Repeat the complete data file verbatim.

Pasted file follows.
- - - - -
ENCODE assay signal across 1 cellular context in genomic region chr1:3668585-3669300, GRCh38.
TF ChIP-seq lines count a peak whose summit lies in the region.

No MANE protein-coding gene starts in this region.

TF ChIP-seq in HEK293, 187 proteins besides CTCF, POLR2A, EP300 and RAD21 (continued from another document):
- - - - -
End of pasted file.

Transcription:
ENCODE assay signal across 1 cellular context in genomic region chr1:3668585-3669300, GRCh38.
TF ChIP-seq lines count a peak whose summit lies in the region.

No MANE protein-coding gene starts in this region.

TF ChIP-seq in HEK293, 187 proteins besides CTCF, POLR2A, EP300 and RAD21 (continued from another document):